Italy is mulling stricter anti-coronavirus measures during the holiday period, following the example of Germany and other European partners, in a bid to avoid a third pandemic wave early next year.
According to Italian media, the government could impose a nationwide “red-zone” during Christmas and New Year’s Eve festivities, as it struggles to prevent a possible surge in new infections over the holiday period.
The new measures, which could be announced as soon as Tuesday, could include an extension of overnight curfews, a ban on all non-essential movements, and the closure of all shops not deemed essential.
Italy reported 491 new coronavirus-related deaths on Monday, up from 484 on Sunday, after surpassing the UK as the country with the highest death toll in Europe.
Italy also recorded 12,030 new infections, down from 17,938 on Sunday, with a lower number of swab tests performed.
The new figures confirm the trend observed over the past few weeks, which shows that the contagion curve is flattening, but at a very slow pace.
TV images showed crowds of shoppers invading Italy’s main city centers over the weekend, following a partial easing of restrictions in some Italian regions.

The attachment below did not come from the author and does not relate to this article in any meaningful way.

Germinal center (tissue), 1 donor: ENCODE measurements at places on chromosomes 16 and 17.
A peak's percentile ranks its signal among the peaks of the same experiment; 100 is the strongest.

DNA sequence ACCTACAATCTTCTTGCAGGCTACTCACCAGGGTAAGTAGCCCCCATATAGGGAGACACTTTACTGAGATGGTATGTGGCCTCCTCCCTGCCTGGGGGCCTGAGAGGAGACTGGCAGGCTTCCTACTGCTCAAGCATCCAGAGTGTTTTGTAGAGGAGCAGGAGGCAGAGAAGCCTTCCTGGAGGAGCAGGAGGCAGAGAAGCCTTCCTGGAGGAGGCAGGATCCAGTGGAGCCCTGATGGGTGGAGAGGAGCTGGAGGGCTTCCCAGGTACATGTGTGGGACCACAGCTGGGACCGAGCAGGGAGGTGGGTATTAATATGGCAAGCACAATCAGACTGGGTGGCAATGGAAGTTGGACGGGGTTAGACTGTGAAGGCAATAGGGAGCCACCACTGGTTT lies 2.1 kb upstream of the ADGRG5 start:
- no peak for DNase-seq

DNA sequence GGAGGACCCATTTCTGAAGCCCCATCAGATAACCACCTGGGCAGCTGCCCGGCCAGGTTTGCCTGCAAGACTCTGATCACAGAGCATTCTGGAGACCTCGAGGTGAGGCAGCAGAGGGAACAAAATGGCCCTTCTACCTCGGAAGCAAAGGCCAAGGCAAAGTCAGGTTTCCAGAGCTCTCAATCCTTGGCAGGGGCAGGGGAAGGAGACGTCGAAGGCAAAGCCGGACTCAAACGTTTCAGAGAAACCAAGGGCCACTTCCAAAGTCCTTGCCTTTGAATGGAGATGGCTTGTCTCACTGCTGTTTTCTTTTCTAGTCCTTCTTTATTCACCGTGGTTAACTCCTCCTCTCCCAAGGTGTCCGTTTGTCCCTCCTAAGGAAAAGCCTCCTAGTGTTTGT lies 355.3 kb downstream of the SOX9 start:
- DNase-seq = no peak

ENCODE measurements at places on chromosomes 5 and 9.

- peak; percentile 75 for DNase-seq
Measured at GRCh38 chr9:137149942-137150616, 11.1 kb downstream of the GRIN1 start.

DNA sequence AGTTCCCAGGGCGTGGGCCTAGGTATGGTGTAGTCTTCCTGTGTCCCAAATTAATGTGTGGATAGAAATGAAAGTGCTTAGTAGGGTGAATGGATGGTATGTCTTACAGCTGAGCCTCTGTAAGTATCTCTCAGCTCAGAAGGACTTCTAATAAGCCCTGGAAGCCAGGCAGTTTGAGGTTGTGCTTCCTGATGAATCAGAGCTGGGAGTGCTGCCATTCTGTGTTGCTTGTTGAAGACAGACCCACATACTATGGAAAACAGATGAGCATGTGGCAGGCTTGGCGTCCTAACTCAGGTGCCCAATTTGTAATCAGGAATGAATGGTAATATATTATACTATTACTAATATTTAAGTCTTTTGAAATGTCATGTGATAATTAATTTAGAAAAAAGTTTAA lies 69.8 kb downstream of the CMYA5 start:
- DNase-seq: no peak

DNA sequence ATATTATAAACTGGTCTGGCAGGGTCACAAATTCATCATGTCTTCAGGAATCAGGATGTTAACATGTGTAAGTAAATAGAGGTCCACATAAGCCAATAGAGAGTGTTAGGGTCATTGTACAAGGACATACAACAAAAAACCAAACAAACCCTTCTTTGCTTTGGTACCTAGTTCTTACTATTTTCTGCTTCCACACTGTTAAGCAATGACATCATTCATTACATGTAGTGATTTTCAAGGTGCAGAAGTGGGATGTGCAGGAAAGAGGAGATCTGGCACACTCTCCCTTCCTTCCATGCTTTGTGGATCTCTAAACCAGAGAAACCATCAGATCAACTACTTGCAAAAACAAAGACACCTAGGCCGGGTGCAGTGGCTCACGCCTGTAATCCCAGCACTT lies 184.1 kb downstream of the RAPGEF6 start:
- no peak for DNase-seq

Italian police were even forced to seal off popular sites, including Rome’s Trevi Fountain, after crowds flooded the streets.
The government is worried that a relaxation in the rules during the upcoming holidays could favor huge get-togethers and family reunions, fueling a third wave of contagion across the country.
Under pressure for its poor handling of the second pandemic wave, the Cabinet led by Premier Giuseppe Conte has been shaken by rising instability due to the far-flung positions of its coalition partners.
Last week, former Premier and leftist political leader Matteo Renzi openly attacked Conte in parliament, accusing him of trying to monopolize power with the creation of a special task force to handle the country’s key recovery plan.
A possible vote on key measures in parliament could pave the way for an end-of-the-year political crisis, which could even lead to a new transition government headed by Conte or another leader of the center-left majority.
However, Italian President Sergio Mattarella, who wants to guarantee the country’s political stability amid a delicate phase of the pandemic, has already warned that radical changes in the Cabinet would harm the country’s credibility and disrupt government action.
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